Reaching Down

My grandfather was an avid golfer.  He simply loved the game.  I remember thinking when I was a young kid just how great it would be if my grandpa invited me to play golf with him.  I actually visualized it often, but I knew that it would be a pain for him.  I would be sending the ball all over the place and it would be frustrating for him to watch and try to teach me the game.  My grandpa would visit with us often and we would watch golf together on television.  I waited for the day that he would invite me to play golf with him.

But the invitation never happened.

My grandfather passed away when I was twenty something.  I wonder now what our relationship could have been if we would have played golf together.  See, golf was his game.  I saw how he came alive watching golf on TV.  I wish I would have had the opportunity to watch him play the game that he really loved and enjoy spending time together on the golf course.

I thought about asking him to take me golfing.  But I didn’t want to be a bother to him.  I knew that he would rather golf with someone who knew what they were doing.  The problem was, I was not in the right position to initiate the golf game.  My grandpa was.  Even though his position was above me he could easily reach down and pull me up to a golf game with him.

I believe that this condition relates to many relationships.  I believe that the person in the power position has the more natural path to initiate the connection.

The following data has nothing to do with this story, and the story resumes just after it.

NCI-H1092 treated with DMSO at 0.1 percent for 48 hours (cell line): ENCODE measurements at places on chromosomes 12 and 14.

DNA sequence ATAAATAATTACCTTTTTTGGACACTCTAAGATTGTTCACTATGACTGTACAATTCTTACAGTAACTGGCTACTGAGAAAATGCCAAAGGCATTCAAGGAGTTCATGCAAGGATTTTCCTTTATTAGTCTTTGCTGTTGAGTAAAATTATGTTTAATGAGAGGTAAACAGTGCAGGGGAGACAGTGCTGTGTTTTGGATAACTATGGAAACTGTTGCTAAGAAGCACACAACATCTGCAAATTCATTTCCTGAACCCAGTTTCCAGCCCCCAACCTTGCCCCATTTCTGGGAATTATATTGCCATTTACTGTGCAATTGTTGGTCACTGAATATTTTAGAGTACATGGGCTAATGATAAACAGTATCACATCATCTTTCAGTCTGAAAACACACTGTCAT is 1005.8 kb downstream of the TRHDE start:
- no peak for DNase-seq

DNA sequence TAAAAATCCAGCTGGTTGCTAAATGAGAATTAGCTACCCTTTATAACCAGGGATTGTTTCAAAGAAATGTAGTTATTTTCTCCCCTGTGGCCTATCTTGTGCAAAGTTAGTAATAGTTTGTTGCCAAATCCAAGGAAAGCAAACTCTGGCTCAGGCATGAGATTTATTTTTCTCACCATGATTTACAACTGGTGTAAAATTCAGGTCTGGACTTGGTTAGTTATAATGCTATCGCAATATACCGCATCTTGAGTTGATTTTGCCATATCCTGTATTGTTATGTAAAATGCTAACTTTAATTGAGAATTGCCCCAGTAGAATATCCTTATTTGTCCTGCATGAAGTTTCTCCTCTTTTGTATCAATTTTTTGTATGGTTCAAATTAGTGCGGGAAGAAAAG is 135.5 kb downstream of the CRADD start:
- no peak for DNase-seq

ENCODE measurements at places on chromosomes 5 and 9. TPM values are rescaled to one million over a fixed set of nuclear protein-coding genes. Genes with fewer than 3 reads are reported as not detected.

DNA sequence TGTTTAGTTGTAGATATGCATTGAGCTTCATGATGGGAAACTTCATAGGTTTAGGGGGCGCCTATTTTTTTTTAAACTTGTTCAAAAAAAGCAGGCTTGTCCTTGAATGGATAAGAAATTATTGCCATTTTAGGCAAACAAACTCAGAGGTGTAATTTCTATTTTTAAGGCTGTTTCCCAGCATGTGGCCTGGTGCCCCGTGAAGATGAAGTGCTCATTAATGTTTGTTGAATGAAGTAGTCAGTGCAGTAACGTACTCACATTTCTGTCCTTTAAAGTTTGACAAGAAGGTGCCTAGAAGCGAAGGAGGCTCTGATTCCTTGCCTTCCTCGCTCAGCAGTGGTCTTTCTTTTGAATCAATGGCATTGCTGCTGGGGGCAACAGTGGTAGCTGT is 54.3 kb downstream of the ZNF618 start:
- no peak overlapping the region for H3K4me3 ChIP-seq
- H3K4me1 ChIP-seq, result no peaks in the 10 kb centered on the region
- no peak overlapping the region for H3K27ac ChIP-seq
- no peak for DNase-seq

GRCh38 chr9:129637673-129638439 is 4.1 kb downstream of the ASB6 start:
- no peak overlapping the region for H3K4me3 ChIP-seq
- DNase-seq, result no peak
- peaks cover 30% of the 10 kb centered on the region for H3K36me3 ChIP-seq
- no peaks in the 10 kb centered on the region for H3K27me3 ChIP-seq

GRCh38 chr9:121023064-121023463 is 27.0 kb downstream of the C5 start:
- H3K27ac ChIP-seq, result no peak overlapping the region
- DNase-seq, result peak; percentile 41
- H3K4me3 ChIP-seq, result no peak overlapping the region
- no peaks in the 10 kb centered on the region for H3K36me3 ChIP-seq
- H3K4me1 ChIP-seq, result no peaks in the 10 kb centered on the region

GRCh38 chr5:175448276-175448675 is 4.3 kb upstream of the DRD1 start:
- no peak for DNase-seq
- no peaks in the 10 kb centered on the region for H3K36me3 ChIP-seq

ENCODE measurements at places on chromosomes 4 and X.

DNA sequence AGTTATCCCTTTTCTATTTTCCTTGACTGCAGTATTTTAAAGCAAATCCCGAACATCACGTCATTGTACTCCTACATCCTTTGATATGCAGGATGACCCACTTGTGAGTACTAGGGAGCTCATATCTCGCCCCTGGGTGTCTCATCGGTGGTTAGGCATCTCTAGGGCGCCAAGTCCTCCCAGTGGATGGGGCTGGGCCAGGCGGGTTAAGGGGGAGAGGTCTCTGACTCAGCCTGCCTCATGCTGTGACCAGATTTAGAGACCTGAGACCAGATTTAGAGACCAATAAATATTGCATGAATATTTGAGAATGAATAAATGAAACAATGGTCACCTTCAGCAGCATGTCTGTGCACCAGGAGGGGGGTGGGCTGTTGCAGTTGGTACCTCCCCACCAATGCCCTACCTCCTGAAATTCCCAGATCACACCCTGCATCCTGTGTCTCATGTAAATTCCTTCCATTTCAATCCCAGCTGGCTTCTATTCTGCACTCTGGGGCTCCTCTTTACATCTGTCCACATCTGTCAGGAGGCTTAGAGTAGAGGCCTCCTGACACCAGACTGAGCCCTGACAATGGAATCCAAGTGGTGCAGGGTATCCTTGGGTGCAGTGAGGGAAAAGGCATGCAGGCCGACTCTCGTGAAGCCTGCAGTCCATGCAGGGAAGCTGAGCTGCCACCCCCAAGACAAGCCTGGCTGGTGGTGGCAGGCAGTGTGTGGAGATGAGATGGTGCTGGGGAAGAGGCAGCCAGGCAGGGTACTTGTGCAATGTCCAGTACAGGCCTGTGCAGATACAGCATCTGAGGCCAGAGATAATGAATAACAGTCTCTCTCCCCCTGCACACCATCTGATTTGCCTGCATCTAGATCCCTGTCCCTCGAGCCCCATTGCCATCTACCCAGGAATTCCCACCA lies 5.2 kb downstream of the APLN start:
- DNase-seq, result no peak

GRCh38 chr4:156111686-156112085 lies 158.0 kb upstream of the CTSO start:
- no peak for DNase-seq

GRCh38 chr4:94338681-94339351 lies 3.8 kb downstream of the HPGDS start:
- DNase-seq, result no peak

To bring others along and walk with them.

To spend time together.

To share problems and struggles.

To teach and mentor.

To share wisdom and experiences.

Do we seize this opportunity or do we let it go by?  If you are in the upper position it’s as easy as reaching out your hand.  If you are in the lower position it is much more difficult as you have to get past “the ask”.

I can tell you, in relationships of growth, even the smallest of things can have a significant impact.  I am reminded of this every time someone repeats some rather obscure instruction, story or lesson that I gave years ago that I have long since forgotten.  I promise you- they are listening and watching.  You have a greater impact than you believe.  If you want to experience more- reach down.  Pull them up with you.  They are waiting.

So what do you think?  Do you have a story to share where you pulled someone up?  Did this get you thinking about your position in relationships?  Click on “Leave a Comment” and tell me what you think! 

Advertisements

Wounded Warriors

Life is full of pain.  As leaders, wherever we are, we must learn to help those that are hurting.  A lost loved one, a break-up, financial loss, tough diagnosis.  We will all face some really bad news and we will also be in a position to help someone who is suffering.  So what do you do when you are hit with helping someone who is hurting?  I think you can look at it a bit like triage for a battlefield wound.

Africa 2009- Sunset on the Zambezi River